While Oklahomans have been focused on the violent nature of recent weather, the conditions are also ripe for disease-spreading ticks. The state Health Department says a warm spring and the onset of summer will bring an increase in the number of tick bites.
Scientists have completed an unusual survey: a census of the fungi that inhabit different places on our skin. It's part of a big scientific push to better understand the microbes that live in and on our bodies.
"This is the first study of our fungi, which are yeast and other molds that live on the human body," says Julie Segre, of the National Human Genome Research Institute, who led the survey.
Group houses are becoming popular — again — among some single baby boomers, and not just for financial reasons. Marianne Kilkenny (second from right) shares her home in Asheville, N.C, with four other people.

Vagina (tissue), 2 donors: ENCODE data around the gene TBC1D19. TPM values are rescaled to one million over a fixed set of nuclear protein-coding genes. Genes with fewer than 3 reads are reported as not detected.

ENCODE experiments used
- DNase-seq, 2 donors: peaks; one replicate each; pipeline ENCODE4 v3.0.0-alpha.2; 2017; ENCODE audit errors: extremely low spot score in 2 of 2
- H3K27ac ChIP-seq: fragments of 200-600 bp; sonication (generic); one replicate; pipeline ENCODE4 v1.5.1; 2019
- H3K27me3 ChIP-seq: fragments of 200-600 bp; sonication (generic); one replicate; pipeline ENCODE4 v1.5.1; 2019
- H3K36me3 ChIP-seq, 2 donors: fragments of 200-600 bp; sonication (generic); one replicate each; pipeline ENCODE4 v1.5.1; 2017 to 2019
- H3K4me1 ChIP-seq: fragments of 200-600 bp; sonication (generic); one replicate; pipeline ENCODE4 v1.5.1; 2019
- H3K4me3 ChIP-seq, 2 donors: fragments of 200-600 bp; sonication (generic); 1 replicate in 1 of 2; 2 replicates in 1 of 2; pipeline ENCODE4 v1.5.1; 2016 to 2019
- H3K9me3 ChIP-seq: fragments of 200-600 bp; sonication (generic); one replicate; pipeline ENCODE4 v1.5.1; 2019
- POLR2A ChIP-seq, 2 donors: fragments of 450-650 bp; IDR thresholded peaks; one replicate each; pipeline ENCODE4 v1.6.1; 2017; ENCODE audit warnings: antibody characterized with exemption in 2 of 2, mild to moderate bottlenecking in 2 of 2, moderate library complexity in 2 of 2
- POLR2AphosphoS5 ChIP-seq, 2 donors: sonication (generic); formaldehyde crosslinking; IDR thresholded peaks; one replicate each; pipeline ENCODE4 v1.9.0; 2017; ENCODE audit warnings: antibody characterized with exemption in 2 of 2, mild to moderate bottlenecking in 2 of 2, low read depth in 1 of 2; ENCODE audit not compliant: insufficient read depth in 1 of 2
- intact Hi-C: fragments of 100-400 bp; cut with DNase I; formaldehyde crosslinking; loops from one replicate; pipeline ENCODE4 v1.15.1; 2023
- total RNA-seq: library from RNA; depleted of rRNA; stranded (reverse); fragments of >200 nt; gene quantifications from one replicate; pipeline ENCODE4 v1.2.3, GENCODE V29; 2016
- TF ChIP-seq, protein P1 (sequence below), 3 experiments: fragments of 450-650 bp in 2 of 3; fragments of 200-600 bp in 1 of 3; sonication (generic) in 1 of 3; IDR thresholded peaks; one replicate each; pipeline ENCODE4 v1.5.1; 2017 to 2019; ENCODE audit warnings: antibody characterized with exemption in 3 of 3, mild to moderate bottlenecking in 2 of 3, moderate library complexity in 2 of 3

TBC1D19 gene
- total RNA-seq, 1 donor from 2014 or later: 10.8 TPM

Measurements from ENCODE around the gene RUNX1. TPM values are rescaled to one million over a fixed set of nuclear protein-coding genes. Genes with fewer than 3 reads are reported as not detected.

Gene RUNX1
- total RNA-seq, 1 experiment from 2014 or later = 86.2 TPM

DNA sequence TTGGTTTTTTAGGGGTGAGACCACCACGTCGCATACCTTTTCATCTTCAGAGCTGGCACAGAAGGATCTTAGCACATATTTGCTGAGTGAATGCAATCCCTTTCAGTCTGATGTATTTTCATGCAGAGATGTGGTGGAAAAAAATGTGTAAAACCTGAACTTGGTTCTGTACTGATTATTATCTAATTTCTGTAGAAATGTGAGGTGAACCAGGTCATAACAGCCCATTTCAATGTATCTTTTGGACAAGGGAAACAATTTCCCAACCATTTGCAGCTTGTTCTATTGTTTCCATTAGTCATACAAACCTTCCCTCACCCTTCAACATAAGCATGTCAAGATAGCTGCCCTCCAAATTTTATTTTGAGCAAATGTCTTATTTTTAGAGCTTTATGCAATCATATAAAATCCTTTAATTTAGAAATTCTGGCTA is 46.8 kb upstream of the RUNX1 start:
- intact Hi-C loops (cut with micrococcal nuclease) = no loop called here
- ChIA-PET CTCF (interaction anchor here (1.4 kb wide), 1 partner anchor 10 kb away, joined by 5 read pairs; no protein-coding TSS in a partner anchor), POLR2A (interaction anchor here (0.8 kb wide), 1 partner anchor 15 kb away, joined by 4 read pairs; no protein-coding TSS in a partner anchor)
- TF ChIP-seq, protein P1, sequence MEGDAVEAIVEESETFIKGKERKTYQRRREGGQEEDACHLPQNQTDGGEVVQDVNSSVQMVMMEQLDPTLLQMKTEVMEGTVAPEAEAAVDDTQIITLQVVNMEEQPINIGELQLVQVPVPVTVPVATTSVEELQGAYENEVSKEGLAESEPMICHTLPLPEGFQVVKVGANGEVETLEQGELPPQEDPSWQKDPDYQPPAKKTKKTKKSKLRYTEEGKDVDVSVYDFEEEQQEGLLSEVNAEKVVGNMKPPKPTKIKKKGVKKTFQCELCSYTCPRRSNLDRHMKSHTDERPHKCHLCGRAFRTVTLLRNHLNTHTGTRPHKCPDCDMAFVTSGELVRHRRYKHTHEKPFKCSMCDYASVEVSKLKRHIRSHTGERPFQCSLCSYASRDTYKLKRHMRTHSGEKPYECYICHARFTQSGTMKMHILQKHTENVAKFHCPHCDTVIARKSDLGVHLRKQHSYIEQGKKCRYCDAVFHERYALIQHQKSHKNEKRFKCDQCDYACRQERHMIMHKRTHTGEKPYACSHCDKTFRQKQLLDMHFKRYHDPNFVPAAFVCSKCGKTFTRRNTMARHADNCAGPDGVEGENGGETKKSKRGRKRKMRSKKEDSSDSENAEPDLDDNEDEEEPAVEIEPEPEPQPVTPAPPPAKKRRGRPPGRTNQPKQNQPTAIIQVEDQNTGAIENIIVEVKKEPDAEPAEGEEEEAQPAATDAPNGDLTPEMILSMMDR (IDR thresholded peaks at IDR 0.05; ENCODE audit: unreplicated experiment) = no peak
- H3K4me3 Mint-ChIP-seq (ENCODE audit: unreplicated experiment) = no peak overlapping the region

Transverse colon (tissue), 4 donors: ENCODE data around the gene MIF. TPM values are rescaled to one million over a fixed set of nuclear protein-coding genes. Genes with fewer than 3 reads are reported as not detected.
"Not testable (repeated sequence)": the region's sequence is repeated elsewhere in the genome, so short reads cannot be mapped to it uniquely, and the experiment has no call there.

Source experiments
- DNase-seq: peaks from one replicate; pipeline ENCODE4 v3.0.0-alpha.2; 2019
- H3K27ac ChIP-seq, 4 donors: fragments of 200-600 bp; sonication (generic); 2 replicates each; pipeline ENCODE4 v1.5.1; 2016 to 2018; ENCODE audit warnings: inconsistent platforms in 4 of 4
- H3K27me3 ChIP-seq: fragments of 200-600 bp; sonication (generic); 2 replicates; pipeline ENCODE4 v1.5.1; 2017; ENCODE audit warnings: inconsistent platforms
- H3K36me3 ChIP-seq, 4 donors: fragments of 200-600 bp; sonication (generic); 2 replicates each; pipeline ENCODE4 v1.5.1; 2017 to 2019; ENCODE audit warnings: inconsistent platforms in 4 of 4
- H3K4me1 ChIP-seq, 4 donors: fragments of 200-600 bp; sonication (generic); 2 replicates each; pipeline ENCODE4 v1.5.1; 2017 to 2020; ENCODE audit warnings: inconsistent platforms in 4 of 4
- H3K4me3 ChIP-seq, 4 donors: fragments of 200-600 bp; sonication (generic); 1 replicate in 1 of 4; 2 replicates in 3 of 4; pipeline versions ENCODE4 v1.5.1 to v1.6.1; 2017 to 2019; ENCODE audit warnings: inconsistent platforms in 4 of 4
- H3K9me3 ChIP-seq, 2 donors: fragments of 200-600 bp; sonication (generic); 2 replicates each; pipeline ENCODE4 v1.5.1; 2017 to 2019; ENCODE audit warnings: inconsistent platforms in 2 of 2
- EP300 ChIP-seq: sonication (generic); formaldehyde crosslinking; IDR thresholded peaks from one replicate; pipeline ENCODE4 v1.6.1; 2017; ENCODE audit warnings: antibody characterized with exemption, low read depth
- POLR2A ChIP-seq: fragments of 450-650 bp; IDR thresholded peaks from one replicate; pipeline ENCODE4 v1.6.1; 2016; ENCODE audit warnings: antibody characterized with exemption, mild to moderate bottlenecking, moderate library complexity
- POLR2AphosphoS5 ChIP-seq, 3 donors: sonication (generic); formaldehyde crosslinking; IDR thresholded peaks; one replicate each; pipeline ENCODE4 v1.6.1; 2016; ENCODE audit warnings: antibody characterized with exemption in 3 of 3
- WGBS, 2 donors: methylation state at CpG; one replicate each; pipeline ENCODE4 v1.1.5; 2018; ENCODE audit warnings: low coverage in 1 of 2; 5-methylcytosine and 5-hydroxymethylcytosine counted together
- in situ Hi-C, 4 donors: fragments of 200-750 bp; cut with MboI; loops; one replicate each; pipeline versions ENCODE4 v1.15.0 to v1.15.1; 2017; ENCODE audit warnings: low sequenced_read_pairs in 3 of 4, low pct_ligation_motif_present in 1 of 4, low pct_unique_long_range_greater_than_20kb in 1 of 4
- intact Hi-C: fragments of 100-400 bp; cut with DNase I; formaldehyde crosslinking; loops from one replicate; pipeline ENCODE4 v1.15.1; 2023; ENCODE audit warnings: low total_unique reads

Credit Mike Belleme / The New York Times
Bonnie Moore, the founder of the Golden Girls Network, shares her five-bedroom house in Bowie, Md., with three other women in their 60s. Moore says, "It's a little bit like family, a little bit like roommates, a little bit like a sorority house."
Credit Maggie Starbard / NPR
Lorene Solivan moved into the "Golden Girls" house in October after seeing an ad on Craigslist. An event manager at a food company, Solivan says she often cooks dinner for the group.
A controversial petition by the dairy industry to allow milk sweetened with aspartame or other alternative sweeteners to be labeled on the front of the carton simply as MILK is drawing criticism from the nation's leading group of nutritionists.
Hollywood superstar Angelina Jolie has been in the headlines, by her own choice for a change.
Genetic testing showed she was at high risk for breast cancer, so she decided to have a double mastectomy to improve her odds. She revealed her choice, and the thinking behind it, in a recent op-ed in The New York Times.
I'm Michel Martin and this is TELL ME MORE from NPR News. They say it takes a village to raise a child, but maybe you just need a few moms in your corner. Every week, we check in with a diverse group of parents for their common sense and savvy advice.
Today, though, we are talking about a difficult decision that both mothers and daughters face, sometimes together. It's the question of whether to get genetic testing for breast cancer and what to do when you find out that you are at high risk.